The world is structured in countless ways. When cognitive and machine models respect these structures, by factorizing their modules and parameters, they can achieve remarkable efficiency and generalization. In this talk, I will discuss my work investigating the factorizations of objects, relations, and physics to support flexible physical problem-solving in both minds and machines. My research suggests that these ingredients can explain complex cognitive phenomena such as how people effortlessly learn to use new tools, and complex behaviours in machines such as highly realistic simulation and tool innovation. By taking better advantage of problem structure, and combining it with general-purpose methods for statistical learning, we can develop more robust and data-efficient machine agents while also better explaining how natural intelligence learns so much from so little.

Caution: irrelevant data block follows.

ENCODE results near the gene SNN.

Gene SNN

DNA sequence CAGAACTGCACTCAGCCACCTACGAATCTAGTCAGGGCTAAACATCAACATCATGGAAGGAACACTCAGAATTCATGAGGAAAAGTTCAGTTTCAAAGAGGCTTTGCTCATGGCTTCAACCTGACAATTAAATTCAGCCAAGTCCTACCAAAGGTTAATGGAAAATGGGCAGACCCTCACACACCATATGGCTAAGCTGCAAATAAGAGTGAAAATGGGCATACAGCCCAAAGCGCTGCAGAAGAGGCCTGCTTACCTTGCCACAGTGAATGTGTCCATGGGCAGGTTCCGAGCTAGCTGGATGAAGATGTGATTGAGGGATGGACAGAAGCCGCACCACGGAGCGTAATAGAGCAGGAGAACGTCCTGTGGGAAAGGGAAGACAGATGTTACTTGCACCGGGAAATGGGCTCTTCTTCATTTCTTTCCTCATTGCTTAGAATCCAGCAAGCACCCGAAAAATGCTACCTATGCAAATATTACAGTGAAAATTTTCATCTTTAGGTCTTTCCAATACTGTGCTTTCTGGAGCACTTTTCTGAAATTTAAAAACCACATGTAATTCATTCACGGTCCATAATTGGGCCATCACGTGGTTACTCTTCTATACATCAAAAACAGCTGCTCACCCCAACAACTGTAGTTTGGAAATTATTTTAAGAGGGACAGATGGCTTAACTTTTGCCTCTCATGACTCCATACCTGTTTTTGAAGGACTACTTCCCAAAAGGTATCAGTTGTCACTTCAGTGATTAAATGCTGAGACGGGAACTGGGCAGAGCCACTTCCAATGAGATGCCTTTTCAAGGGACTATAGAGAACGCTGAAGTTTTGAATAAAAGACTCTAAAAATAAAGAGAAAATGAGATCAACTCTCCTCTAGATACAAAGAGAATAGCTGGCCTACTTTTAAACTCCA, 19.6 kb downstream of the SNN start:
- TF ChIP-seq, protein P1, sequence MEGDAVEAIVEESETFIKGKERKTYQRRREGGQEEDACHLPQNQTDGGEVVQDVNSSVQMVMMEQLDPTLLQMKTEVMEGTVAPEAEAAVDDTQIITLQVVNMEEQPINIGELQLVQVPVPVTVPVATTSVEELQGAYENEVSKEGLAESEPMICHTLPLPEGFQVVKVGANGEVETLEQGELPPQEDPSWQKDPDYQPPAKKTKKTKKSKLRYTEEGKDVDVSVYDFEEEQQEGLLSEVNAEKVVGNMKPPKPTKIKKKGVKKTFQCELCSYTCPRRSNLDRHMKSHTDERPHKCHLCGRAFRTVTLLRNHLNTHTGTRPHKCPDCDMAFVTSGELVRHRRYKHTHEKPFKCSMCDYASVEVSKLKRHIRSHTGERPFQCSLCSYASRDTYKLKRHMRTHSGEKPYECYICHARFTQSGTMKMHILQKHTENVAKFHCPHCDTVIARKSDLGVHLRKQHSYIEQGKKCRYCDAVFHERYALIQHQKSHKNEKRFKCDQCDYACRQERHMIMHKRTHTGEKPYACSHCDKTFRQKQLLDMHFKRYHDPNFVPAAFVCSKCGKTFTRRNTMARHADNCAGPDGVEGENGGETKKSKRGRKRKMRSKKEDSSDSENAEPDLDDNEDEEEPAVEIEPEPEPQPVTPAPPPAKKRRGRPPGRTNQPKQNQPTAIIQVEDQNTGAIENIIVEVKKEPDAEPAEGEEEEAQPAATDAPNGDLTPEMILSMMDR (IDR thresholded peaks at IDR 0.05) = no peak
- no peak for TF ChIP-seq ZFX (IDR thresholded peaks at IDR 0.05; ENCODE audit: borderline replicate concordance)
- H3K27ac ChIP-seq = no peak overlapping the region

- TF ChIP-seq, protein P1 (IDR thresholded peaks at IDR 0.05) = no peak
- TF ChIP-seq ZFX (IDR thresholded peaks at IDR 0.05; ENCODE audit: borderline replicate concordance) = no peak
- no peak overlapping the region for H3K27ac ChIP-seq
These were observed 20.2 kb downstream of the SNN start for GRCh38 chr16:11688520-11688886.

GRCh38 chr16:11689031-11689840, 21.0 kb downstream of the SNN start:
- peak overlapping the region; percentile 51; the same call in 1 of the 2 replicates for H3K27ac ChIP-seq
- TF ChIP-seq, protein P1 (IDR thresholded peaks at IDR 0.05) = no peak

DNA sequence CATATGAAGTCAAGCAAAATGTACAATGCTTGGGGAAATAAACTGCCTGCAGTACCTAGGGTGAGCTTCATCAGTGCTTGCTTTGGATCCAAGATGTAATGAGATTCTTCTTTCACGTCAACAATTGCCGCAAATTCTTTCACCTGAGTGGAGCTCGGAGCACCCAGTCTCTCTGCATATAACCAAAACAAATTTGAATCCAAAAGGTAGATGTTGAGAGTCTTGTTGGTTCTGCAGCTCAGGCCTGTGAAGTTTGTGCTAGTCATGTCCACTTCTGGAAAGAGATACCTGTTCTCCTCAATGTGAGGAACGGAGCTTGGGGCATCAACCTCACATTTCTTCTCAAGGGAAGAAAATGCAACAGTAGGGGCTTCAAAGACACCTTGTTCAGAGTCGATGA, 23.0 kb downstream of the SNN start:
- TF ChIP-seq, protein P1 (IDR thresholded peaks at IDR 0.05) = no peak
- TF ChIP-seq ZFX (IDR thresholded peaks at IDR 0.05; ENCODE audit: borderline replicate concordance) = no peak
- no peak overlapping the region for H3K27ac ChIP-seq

Video Recording